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ENTERTAINMENT
July 22, 1999 | KEVIN BAXTER, TIMES STAFF WRITER
A couple of months ago, you could have taken the pulse of Spanish-language radio here by simply putting your eyes on a couple of station billboards. The simple red, white and blue advertisements for adult-contemporary station KLVE-FM (107.5), for example, featured a tasteful photo of singers Enrique Iglesias or Juan Gabriel alongside the station's call letters.
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ENTERTAINMENT
July 7, 2003 | Ernesto Lechner, Special to The Times
For the past 14 years, Los Angeles-based rock en espanol entrepreneur Tomas Cookman has championed the music that he passionately believes in, dreaming of the day when the Latin alternative movement becomes part of the American mainstream.
ENTERTAINMENT
April 4, 1996 | ENRIQUE LAVIN, SPECIAL TO THE TIMES
It's "Soul Train" en espanol, the Latin "American Bandstand"--a television show featuring top musical acts of Spanish-speaking America with interludes of nightclub-style dancing. The show: "Mexicanisimo," a one-hour program taped in Anaheim and airing every Sunday at 6 p.m. on KWHY-TV Channel 22. The show frequently spotlights bands from Billboard Magazine's Top 40 Latin charts.
ENTERTAINMENT
July 19, 1997 | KEVIN BAXTER, TIMES STAFF WRITER
Telemundo and its Glendale-based flagship station, KVEA-TV Channel 52, will announce a major prime-time programming shake-up next month designed to make the network and its affiliates more competitive with Univision, the dominant force in Spanish-language broadcasting in the United States. Nationally, Telemundo stations will move their local newscasts up an hour to 10 p.m. beginning Aug. 11, positioning them as the earliest nightly Spanish-language news in most markets.
CALIFORNIA | LOCAL
November 12, 2003 | Stephanie Stassel, Times Staff Writer
Growing up in war-torn El Salvador, Claudia Abrego followed the strife on television and in the newspapers. The coverage gripped her, inspiring her to become a Spanish-language journalist. Her family fled the civil war in 1989, when she was 14, and made a home in the United States.
NEWS
August 3, 2000 | DANA CALVO, TIMES STAFF WRITER
Never before has a Romance language been such a prominent part of a Republican National Convention. So many U.S. Spanish-language media outlets are chronicling the event--at least 20--that the presidential campaign of Texas Gov. George W. Bush has brought in a bilingual spin doctor to handle the unprecedented number. Convention organizers estimate that fewer than 10 outlets covered the 1996 GOP convention. Just one of the new outlets, the Web site Terra.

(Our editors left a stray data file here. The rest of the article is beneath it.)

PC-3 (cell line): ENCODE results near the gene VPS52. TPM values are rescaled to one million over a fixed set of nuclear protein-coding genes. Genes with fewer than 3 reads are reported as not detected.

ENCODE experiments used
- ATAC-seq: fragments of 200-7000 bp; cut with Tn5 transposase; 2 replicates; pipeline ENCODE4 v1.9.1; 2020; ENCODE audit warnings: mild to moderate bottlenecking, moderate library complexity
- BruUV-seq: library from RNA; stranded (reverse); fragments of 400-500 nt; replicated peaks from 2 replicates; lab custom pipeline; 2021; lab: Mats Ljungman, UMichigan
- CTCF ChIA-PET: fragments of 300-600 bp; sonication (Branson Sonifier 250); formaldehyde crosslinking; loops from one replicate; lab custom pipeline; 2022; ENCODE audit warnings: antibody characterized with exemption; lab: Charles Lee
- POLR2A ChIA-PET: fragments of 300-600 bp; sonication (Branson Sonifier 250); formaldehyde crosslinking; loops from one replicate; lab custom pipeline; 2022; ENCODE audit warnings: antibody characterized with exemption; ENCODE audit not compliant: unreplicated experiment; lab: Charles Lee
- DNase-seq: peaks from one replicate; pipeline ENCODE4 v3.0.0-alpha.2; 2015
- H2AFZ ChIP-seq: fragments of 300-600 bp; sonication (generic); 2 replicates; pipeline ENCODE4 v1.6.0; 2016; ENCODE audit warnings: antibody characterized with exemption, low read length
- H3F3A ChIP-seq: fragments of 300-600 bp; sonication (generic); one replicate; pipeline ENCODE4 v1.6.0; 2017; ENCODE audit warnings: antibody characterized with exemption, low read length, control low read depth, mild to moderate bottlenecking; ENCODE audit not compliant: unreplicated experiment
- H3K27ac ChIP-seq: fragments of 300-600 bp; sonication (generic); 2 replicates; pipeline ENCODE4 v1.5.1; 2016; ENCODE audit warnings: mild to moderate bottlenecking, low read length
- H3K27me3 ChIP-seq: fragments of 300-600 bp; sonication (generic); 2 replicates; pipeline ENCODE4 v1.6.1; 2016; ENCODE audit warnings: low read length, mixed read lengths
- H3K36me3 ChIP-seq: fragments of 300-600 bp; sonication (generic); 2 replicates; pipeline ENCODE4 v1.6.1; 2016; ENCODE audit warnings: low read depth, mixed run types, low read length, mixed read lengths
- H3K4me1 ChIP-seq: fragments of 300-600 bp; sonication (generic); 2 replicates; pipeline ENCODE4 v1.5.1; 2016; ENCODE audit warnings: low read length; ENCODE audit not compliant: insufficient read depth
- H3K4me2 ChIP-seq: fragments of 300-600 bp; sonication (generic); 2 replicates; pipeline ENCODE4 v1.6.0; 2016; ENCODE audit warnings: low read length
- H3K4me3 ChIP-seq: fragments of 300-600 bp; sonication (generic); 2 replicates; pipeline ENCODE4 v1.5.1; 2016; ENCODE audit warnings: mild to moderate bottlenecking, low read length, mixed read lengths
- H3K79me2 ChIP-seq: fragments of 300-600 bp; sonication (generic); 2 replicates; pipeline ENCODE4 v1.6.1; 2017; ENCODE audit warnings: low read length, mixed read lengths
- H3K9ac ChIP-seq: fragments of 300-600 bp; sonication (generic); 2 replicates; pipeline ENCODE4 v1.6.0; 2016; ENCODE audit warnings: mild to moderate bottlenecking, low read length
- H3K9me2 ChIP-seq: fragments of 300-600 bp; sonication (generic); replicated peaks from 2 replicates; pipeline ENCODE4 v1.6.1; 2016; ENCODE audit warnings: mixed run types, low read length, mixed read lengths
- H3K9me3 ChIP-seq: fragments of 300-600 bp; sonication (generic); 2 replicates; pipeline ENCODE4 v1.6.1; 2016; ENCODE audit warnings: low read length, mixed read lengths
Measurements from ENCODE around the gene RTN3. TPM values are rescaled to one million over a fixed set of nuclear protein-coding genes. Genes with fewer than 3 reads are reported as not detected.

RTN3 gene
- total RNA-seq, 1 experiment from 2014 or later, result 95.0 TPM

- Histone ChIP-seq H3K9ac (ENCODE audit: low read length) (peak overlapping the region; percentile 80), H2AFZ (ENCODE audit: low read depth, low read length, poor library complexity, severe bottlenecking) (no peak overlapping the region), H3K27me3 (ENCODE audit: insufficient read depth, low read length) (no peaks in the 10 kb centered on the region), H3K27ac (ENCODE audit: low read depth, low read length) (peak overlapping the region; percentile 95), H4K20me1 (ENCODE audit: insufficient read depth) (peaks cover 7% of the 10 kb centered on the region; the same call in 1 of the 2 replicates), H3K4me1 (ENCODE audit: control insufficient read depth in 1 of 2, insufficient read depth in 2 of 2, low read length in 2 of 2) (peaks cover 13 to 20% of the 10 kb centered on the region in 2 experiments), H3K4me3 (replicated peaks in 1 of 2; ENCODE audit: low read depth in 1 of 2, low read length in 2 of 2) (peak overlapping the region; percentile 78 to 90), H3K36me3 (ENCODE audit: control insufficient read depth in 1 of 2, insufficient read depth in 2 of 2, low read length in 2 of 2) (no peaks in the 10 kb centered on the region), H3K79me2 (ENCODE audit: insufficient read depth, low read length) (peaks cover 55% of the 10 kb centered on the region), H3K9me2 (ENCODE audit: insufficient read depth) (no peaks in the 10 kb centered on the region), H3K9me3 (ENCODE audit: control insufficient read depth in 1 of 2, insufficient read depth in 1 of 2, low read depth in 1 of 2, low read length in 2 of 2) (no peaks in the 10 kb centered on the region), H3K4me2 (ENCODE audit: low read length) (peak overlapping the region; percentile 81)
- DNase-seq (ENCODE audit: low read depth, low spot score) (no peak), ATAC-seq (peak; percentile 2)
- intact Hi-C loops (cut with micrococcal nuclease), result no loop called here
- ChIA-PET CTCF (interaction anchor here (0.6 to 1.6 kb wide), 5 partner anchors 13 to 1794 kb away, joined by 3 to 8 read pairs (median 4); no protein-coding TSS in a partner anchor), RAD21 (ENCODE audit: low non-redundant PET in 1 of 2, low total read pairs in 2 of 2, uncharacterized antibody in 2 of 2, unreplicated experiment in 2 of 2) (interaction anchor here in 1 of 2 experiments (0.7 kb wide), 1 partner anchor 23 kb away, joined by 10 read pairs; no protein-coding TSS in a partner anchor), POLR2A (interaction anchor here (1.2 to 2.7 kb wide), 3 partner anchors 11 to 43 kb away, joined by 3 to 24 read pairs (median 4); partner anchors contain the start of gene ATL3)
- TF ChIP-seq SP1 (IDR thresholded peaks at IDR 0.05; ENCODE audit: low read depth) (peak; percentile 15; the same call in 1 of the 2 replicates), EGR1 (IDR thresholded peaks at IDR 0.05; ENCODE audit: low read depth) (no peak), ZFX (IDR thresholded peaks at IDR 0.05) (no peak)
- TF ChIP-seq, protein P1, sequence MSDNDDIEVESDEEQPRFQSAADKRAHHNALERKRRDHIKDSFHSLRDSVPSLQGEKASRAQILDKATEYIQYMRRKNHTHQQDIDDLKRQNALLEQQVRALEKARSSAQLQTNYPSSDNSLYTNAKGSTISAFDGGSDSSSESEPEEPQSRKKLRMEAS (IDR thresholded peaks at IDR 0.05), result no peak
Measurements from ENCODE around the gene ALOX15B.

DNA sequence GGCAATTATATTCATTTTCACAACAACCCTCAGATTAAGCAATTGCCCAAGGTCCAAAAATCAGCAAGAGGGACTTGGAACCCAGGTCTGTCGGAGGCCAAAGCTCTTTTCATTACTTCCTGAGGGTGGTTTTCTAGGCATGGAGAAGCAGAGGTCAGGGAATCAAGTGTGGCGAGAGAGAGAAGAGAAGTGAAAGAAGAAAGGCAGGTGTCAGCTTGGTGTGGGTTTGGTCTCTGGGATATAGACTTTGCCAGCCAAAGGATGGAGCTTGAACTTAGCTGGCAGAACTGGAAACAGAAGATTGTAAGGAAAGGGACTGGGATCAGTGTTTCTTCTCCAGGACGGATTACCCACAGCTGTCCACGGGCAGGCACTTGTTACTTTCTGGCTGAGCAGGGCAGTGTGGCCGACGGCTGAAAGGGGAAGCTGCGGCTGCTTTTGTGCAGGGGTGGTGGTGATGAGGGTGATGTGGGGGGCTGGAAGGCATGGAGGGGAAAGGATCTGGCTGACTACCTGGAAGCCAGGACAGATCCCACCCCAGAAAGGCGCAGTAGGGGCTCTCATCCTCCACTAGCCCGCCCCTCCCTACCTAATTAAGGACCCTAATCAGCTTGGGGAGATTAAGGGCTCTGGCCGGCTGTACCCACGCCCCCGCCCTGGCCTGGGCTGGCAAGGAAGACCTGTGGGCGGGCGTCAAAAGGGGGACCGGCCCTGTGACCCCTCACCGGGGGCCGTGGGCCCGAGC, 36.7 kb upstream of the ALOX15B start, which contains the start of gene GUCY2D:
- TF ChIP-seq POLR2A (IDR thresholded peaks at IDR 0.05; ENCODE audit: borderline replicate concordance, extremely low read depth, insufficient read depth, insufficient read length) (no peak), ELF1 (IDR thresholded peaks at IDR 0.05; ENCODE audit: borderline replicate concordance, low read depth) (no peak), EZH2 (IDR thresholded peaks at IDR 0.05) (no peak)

BUSINESS
January 20, 2004 | Roger Vincent, Times Staff Writer
A Los Angeles edition of the Spanish-language daily Hoy will be launched in March, Tribune Co. said Monday. The announcement came on the heels of a report last week that the parent companies of La Opinion, the dominant Spanish-language daily in Los Angeles, and El Diario/La Prensa, a New York newspaper published in Spanish, would join forces and expand their empire through acquisitions. Tribune already publishes editions of Hoy in Chicago and New York.
ENTERTAINMENT
March 16, 2000 | DANA CALVO, TIMES STAFF WRITER
A small group of TV broadcasters in this country have two careers to think about: one in English and one in Spanish. But the decision isn't just about language preference. It's about pay, fame and impact--juicy temptations that bilingual newscasters must choose between. Right now, a contract dispute at KFTV, the Fresno affiliate of a Spanish-language television network, has underscored the pros and cons of working in each language.
ENTERTAINMENT
February 6, 1999 | BRIAN LOWRY, TIMES STAFF WRITER
The influence of Southern California's growing Latino population--already reflected in the local ratings of Spanish-language radio--received a dramatic demonstration in television this week in the form of a top-rated performance by KMEX-TV. The Spanish-language UHF station beat all seven network-owned and independent stations occupying stronger VHF dial positions at 8 p.m. Monday, drawing the biggest audience in its history with the soap opera "La Usurpadora."
NEWS
August 15, 2002 | DANA CALVO, TIMES STAFF WRITER
Although Los Angeles has the nation's largest Spanish-speaking population, broadcasters at Spanish-language stations here are paid significantly less than their counterparts at rival English-language stations, according to the first academic study of pay disparity in the local broadcast news business.
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